Friday, March 22, 2019

Tankers and Offshore Support Vessels Attacked by Pirates

Death and Hostages Off African Coast
Shipping News Feature
NIGERIA – Unfortunately, pirates having been largely deterred in the waters off Somalia and in the Indian Ocean, the problem seems to be worsening once more in the Niger Delta and beyond with several serious attacks in the past few weeks on both tankers and offshore support vessels.

The criminals latest tactics seem to involve larger numbers of would be pirates than usual, generally it seems around 16 armed men operating from two fast skiffs. On Wednesday February 27 this was the situation when a tanker was attacked around 70 miles south of Brass in the Gulf of Guinea. The crew hid in the citadel and the master’s call for help resulted in assistance from a security vessel which deterred the pirates.

Just one day later about 30 miles SSW of Bonny Island gunfire was exchanged in an attempted hijack of an offshore support vessel (OSV) when the supporting patrol boat intervened. The OSV increased speed and took evasive manoeuvres until the two would be attacking vessels veered away. The OSV then made it to safety despite taking some small arms damage to the bridge.

On March 2 an almost identical attack to Wednesday’s took place 100 miles south of Lagos again involving another tanker, and again the non-essential crew stowed themselves in the citadel until the alarm call, routed via the IMB Piracy Reporting Centre, alerted the Nigerian Navy which despatched a patrol boat, which successfully scared off the would be hijackers.

Things then got considerably worse when pirates, again in two skiffs and fully armed, approached an offshore support vessel 30 miles south of Brass. The naval escort changed course to intercept and engaged one of the attackers in an exchange of gunfire. Meanwhile the other skiff closed on the port side of the OSV, cutting across her bows. The crew took shelter in the engine room and shut off all power.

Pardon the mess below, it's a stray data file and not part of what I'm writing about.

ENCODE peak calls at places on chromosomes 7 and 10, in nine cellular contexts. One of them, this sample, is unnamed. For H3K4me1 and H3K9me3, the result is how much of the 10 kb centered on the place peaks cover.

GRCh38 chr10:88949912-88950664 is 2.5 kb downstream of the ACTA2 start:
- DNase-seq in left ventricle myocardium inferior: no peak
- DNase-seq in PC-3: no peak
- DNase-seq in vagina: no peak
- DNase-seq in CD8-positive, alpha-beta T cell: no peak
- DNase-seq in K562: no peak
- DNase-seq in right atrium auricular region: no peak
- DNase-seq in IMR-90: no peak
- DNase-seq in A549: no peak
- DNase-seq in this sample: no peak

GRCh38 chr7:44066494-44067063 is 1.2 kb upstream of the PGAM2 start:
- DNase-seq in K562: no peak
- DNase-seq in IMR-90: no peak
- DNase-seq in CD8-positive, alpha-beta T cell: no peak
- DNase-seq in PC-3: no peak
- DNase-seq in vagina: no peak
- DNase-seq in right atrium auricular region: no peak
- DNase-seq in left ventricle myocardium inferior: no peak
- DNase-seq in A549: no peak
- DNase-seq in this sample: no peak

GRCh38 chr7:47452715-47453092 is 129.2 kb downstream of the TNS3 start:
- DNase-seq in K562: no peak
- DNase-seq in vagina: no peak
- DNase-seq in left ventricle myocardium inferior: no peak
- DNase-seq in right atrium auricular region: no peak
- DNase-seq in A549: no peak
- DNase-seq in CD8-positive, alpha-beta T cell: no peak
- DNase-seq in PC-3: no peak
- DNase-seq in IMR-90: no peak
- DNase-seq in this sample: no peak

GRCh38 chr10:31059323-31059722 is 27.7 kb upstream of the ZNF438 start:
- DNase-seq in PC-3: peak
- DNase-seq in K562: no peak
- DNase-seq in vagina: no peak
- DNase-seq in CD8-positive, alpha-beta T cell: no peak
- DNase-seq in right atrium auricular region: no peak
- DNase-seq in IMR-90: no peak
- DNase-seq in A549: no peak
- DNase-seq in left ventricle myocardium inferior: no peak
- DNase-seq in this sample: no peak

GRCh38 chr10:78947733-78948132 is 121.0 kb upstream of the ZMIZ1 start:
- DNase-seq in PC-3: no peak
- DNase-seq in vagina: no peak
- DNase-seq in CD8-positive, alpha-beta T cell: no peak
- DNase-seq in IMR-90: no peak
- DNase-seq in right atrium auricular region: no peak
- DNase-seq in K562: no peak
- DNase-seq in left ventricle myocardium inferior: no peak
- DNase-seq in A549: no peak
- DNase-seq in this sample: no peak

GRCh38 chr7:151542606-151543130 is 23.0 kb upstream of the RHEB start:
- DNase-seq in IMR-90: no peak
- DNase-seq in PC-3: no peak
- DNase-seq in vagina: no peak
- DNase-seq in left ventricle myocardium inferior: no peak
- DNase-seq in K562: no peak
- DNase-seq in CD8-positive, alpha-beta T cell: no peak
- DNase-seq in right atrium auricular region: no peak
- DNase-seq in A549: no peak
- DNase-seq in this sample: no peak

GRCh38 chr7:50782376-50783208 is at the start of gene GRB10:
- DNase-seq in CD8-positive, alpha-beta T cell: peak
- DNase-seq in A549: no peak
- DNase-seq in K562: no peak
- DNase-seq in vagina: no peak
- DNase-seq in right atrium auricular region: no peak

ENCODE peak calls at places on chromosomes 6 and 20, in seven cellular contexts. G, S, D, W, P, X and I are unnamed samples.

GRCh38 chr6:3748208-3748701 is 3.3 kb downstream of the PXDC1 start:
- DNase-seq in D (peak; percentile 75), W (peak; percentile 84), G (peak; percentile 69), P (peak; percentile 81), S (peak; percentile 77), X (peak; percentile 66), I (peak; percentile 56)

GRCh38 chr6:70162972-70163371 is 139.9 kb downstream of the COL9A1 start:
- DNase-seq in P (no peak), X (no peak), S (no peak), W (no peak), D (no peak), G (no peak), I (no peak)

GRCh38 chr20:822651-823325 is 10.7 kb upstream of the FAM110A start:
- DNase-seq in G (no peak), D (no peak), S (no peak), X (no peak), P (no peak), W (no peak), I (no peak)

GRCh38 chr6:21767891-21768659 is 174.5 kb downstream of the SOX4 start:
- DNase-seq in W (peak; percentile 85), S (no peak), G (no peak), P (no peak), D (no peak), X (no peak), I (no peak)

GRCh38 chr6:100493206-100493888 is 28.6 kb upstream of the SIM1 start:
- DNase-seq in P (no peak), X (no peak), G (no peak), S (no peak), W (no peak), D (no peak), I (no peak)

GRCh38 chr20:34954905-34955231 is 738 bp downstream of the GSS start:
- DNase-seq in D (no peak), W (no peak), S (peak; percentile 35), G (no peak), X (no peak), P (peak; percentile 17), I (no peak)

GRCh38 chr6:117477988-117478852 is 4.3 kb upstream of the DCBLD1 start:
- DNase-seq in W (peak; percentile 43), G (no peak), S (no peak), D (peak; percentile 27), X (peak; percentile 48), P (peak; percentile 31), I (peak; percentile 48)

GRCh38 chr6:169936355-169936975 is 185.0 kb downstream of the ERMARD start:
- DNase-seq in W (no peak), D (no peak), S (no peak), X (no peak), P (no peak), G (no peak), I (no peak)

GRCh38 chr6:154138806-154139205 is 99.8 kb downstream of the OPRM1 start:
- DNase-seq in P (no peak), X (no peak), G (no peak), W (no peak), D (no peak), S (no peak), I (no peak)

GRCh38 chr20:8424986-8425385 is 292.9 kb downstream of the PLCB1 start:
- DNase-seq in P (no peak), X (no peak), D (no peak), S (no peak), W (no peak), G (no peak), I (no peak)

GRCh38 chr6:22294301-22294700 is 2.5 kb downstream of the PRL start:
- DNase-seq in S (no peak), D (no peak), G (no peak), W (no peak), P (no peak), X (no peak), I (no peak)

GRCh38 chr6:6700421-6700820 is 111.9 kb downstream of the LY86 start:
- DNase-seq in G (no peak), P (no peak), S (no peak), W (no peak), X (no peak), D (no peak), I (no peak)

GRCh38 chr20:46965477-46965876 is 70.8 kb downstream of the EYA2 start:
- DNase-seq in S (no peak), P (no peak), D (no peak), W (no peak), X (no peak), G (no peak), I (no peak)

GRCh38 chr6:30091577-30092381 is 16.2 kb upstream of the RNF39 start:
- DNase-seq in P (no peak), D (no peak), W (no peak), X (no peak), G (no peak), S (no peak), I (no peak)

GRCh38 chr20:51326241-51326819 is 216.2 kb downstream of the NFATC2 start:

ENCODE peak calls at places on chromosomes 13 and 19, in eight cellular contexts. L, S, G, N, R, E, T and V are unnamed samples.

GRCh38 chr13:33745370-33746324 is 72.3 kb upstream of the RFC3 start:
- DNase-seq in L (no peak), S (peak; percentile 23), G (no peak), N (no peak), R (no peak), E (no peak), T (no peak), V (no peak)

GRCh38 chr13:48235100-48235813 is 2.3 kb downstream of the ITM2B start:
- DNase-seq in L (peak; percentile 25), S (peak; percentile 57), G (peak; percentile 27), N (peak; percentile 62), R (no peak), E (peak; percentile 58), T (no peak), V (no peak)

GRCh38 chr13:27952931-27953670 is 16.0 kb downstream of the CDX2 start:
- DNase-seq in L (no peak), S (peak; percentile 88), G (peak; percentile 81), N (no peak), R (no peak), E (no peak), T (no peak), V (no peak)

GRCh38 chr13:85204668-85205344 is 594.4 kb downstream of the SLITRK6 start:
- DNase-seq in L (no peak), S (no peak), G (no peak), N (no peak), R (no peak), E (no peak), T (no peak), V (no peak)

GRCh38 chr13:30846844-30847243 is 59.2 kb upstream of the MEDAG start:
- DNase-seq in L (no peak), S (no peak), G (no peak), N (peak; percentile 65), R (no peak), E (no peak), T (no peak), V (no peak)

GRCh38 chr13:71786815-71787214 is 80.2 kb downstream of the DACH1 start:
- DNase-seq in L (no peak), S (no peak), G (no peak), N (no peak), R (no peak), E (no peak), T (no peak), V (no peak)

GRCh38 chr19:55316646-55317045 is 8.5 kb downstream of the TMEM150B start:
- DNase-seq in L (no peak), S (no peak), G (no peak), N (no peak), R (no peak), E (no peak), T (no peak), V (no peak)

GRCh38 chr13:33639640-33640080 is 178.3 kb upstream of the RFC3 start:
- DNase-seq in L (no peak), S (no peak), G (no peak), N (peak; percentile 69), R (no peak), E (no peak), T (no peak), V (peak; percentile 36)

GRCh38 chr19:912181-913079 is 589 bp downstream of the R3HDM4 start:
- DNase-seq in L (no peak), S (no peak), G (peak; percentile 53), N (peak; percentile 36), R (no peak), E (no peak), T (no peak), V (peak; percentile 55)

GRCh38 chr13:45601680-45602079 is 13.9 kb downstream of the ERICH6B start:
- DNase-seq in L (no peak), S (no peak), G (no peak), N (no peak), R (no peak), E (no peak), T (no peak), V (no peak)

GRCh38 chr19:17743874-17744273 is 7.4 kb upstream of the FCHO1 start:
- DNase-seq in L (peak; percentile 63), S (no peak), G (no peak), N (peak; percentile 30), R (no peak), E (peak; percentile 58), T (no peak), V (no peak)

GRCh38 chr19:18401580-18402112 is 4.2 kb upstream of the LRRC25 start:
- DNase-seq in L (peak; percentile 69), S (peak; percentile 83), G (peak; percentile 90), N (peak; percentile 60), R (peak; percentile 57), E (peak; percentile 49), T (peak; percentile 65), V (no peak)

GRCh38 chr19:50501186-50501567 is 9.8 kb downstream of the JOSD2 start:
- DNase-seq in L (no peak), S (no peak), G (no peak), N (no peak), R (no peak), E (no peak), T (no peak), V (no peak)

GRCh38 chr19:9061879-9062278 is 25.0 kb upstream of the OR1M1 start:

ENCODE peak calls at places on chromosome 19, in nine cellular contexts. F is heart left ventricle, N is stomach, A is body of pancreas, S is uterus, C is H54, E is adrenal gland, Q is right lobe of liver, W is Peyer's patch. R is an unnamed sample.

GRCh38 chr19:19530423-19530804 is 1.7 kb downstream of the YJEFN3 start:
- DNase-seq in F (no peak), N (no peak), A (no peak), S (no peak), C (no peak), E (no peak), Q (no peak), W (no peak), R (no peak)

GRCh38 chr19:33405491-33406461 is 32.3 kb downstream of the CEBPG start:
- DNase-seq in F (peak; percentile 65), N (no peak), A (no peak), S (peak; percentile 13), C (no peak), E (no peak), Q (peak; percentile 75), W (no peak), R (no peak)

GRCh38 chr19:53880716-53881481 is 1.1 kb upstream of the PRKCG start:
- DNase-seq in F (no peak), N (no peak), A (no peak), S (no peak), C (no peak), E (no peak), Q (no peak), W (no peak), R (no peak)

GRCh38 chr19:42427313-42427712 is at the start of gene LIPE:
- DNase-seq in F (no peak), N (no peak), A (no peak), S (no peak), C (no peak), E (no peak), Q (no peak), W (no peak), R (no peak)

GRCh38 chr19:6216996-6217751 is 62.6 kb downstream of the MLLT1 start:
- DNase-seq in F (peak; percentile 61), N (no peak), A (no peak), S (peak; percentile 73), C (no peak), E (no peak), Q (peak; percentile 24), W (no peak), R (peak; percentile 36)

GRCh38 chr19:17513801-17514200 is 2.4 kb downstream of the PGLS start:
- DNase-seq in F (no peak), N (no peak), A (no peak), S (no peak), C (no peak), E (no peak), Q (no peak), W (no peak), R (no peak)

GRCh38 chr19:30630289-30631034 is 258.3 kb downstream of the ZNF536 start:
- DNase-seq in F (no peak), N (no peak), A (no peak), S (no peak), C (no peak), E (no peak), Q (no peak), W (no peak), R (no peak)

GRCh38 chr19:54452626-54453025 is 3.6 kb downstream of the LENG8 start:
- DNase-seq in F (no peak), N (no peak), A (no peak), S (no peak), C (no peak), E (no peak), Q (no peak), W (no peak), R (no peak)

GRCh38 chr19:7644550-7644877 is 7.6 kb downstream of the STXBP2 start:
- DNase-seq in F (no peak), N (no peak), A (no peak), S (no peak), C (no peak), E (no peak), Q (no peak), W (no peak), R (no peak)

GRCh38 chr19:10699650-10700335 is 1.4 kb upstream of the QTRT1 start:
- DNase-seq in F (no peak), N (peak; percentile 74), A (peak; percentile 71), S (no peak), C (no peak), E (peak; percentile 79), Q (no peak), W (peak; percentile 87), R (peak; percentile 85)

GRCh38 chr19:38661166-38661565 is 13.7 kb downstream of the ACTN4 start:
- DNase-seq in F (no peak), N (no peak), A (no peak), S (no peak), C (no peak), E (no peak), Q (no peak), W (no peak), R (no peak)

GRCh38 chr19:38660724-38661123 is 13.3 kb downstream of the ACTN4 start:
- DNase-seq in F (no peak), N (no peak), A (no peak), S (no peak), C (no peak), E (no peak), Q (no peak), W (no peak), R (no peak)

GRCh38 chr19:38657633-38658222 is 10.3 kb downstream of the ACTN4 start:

Using an extendable ladder the pirates boarded the vessel and proceeded to steal crew belongings, vandalising everything as they went through the ship. They gained entry to the engine room kidnapping five of the crew before making their escape. In the gun battle with the other skiff one Nigerian Navy armed guard was reported killed. After the pirates left the remaining crew sailed the OSV to safe anchorage.

With the level of violence used in these attacks there have been complaints from shipping interests in the region that the Nigerian government’s policy to refuse to accommodate private security companies in its waters. Ships are not allowed to carry armed personnel as is the case elsewhere. The government line seems to view security as something completely within its gift and, whilst understandable, the policy is obviously not working particularly well.

Although private security companies have a vested interest by the very nature of their self-interest in supplying professional security personnel to travel aboard potential target vessels, their criticism of the current restrictions point to the success of such tactics off the coast of Somalia, admittedly in concert with a significant international navy presence.

These companies accuse the Nigerian system of being both expensive and unreliable, saying the standard of the Nigerian naval personnel used as security escorts aboard privately contracted local vessels does not match the professionally trained pool of labour from which they select their own. As ever with this part of the world the presence of oil rich territory, often seemingly seized from the indigenous population without compensation, has led to a breeding ground of poverty and resentment which has developed, as in Somalia, into a criminal industry.

Photo: A skiff holding eight would be pirates make an unsuccessful attack. Clearly seen are the hooked, extendable ladder used for boarding attempts, the large twin outboard engines and spare drums of fuel. All were apparently armed with assault rifles.